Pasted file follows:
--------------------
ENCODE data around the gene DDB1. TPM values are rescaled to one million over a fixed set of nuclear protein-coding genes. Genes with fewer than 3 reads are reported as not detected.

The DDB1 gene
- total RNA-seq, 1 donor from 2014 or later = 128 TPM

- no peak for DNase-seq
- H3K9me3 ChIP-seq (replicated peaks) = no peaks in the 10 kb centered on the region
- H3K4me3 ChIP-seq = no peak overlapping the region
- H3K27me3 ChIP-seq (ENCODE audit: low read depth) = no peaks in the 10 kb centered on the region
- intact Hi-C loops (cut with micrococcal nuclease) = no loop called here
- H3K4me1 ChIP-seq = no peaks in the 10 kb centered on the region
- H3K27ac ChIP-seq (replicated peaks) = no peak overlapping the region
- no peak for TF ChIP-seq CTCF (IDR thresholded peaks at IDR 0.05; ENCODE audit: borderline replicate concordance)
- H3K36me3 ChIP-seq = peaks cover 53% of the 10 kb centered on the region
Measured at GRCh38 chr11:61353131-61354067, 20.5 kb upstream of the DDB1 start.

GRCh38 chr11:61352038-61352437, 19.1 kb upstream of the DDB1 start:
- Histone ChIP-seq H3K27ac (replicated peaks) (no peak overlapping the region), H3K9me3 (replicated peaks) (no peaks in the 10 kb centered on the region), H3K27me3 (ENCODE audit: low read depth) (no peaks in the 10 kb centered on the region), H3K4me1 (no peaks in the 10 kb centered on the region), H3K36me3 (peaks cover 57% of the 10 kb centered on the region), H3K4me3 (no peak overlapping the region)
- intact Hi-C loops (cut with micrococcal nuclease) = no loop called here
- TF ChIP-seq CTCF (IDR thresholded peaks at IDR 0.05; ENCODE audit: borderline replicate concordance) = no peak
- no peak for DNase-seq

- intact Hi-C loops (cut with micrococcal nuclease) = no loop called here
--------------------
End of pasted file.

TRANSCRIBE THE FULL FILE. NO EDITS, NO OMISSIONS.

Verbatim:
ENCODE data around the gene DDB1. TPM values are rescaled to one million over a fixed set of nuclear protein-coding genes. Genes with fewer than 3 reads are reported as not detected.

The DDB1 gene
- total RNA-seq, 1 donor from 2014 or later = 128 TPM

- no peak for DNase-seq
- H3K9me3 ChIP-seq (replicated peaks) = no peaks in the 10 kb centered on the region
- H3K4me3 ChIP-seq = no peak overlapping the region
- H3K27me3 ChIP-seq (ENCODE audit: low read depth) = no peaks in the 10 kb centered on the region
- intact Hi-C loops (cut with micrococcal nuclease) = no loop called here
- H3K4me1 ChIP-seq = no peaks in the 10 kb centered on the region
- H3K27ac ChIP-seq (replicated peaks) = no peak overlapping the region
- no peak for TF ChIP-seq CTCF (IDR thresholded peaks at IDR 0.05; ENCODE audit: borderline replicate concordance)
- H3K36me3 ChIP-seq = peaks cover 53% of the 10 kb centered on the region
Measured at GRCh38 chr11:61353131-61354067, 20.5 kb upstream of the DDB1 start.

GRCh38 chr11:61352038-61352437, 19.1 kb upstream of the DDB1 start:
- Histone ChIP-seq H3K27ac (replicated peaks) (no peak overlapping the region), H3K9me3 (replicated peaks) (no peaks in the 10 kb centered on the region), H3K27me3 (ENCODE audit: low read depth) (no peaks in the 10 kb centered on the region), H3K4me1 (no peaks in the 10 kb centered on the region), H3K36me3 (peaks cover 57% of the 10 kb centered on the region), H3K4me3 (no peak overlapping the region)
- intact Hi-C loops (cut with micrococcal nuclease) = no loop called here
- TF ChIP-seq CTCF (IDR thresholded peaks at IDR 0.05; ENCODE audit: borderline replicate concordance) = no peak
- no peak for DNase-seq

- intact Hi-C loops (cut with micrococcal nuclease) = no loop called here